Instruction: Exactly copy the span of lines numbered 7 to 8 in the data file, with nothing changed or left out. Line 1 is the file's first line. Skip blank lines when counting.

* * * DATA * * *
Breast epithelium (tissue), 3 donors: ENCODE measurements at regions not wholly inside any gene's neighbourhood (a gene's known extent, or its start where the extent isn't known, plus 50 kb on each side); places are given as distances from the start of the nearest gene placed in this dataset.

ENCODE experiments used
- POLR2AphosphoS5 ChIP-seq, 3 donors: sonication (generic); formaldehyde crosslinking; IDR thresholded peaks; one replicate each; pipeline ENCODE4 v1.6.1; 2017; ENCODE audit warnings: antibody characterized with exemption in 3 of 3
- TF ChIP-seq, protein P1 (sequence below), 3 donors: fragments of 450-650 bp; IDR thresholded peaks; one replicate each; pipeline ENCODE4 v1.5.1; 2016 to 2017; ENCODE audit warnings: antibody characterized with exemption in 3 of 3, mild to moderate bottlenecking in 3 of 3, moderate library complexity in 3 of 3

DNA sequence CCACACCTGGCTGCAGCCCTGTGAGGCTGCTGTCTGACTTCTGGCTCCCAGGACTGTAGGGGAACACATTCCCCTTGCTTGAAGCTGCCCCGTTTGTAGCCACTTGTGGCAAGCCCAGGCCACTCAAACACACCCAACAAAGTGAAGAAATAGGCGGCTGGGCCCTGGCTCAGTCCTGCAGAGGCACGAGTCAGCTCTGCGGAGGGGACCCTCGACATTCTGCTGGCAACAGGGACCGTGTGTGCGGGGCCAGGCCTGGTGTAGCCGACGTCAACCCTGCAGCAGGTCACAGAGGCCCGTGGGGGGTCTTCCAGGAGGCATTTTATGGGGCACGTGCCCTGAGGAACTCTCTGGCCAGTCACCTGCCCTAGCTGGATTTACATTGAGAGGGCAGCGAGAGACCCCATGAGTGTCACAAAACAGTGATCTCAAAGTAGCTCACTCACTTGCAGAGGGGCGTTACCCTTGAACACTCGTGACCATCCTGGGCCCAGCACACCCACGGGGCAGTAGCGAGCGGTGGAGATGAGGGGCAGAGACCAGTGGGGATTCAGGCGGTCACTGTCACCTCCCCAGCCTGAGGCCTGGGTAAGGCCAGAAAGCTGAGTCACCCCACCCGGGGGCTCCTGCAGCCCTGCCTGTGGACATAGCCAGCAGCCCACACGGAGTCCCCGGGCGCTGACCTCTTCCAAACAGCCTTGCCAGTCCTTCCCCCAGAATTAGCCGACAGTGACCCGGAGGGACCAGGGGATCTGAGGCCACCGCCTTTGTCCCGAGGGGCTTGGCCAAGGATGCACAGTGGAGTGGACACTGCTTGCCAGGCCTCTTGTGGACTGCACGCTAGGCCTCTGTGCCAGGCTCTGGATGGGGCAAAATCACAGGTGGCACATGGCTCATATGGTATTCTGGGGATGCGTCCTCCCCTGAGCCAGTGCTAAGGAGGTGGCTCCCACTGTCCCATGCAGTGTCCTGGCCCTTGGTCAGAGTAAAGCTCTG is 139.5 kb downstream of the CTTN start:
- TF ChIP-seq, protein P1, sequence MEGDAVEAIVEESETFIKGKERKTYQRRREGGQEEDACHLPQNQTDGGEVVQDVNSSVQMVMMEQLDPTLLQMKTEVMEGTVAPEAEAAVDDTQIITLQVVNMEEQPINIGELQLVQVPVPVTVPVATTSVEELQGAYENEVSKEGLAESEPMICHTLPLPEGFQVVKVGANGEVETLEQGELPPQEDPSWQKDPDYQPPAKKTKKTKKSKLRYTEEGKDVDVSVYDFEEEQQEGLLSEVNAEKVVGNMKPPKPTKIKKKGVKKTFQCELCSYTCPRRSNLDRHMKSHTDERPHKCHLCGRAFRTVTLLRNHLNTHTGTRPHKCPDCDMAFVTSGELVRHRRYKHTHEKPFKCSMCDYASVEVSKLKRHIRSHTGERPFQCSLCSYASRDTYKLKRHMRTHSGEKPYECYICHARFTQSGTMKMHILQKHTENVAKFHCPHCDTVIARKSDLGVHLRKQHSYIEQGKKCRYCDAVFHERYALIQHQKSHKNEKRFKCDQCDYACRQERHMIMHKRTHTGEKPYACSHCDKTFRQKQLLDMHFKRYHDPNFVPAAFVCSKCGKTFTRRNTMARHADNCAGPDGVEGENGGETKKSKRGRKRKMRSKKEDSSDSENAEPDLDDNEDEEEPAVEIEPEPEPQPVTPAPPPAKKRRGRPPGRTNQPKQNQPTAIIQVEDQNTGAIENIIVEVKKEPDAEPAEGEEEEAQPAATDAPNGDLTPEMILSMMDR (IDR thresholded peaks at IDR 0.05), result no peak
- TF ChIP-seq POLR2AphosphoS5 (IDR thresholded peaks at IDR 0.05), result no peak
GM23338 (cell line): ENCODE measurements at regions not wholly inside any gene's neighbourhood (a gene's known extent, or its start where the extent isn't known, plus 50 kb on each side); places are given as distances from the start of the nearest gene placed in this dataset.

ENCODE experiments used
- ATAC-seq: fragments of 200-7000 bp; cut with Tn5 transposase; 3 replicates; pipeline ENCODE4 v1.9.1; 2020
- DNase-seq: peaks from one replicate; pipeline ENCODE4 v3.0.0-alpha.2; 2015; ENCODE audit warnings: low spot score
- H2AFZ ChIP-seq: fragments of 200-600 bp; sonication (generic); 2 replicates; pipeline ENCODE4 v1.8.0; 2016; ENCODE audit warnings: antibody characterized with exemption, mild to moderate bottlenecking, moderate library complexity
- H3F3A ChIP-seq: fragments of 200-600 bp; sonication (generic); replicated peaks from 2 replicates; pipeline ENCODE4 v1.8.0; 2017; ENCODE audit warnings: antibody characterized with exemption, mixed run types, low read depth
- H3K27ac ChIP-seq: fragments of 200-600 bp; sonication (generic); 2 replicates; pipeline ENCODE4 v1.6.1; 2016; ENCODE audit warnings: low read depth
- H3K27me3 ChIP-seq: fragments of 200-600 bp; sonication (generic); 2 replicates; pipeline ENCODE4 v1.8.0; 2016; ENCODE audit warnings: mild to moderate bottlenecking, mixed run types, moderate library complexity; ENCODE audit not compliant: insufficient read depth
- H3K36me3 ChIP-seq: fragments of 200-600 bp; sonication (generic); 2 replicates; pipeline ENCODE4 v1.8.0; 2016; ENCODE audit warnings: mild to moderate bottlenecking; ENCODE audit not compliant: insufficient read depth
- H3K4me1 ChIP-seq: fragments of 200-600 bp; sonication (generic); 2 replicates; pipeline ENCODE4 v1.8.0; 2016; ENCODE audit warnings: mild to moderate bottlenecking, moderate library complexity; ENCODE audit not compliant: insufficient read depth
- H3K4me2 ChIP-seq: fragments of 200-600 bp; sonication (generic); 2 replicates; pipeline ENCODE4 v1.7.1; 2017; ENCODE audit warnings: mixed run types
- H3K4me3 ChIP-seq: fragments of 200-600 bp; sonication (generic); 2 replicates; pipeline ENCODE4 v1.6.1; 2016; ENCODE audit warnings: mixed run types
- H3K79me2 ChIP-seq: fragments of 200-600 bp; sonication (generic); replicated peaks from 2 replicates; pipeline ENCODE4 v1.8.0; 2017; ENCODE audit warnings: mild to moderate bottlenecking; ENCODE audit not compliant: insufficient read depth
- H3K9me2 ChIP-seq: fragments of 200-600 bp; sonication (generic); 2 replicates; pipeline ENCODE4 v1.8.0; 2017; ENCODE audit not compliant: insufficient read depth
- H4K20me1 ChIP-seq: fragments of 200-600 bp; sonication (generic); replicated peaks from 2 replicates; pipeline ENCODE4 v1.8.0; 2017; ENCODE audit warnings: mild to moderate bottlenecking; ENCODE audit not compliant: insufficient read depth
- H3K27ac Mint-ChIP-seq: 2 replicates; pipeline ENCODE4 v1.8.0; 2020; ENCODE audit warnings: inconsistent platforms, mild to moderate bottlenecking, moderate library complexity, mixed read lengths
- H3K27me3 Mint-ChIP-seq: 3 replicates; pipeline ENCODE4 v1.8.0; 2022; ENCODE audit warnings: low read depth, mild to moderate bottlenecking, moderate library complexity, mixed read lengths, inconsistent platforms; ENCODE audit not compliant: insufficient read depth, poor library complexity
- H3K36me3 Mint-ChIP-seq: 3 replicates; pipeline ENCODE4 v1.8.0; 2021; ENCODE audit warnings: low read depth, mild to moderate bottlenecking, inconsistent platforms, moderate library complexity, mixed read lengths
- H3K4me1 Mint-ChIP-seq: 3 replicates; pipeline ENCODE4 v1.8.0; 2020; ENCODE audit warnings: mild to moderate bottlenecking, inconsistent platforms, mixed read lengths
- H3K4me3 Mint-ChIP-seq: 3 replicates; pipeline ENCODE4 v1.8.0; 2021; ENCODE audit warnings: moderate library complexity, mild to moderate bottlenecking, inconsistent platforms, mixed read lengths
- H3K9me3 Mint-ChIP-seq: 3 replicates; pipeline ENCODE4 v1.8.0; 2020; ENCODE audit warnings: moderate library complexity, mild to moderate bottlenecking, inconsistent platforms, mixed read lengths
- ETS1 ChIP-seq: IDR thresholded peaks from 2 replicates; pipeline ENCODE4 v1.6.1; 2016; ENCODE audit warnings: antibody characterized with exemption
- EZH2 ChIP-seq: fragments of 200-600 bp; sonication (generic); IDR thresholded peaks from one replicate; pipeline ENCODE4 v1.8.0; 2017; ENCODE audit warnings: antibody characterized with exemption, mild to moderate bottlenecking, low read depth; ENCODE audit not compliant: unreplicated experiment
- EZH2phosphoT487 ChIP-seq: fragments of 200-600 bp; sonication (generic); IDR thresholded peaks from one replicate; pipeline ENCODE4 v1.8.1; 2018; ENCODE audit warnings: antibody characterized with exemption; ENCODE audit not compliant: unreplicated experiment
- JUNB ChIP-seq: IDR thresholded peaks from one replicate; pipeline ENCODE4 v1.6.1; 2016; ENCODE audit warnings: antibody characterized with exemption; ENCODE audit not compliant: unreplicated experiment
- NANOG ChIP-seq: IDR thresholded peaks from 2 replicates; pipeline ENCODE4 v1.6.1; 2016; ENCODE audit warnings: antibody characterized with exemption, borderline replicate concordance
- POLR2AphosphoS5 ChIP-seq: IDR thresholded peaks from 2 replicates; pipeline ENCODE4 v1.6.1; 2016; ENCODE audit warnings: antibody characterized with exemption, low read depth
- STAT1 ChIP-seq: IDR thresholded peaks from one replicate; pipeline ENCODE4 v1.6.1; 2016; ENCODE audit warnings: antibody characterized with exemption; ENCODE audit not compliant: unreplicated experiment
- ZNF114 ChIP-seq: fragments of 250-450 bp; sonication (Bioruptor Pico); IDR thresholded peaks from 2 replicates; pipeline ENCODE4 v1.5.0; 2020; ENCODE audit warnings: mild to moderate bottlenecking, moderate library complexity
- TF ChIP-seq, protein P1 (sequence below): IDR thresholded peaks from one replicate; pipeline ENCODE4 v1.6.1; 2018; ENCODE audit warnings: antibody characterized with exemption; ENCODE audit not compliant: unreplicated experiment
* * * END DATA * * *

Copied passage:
- TF ChIP-seq POLR2AphosphoS5 (IDR thresholded peaks at IDR 0.05), result no peak
GM23338 (cell line): ENCODE measurements at regions not wholly inside any gene's neighbourhood (a gene's known extent, or its start where the extent isn't known, plus 50 kb on each side); places are given as distances from the start of the nearest gene placed in this dataset.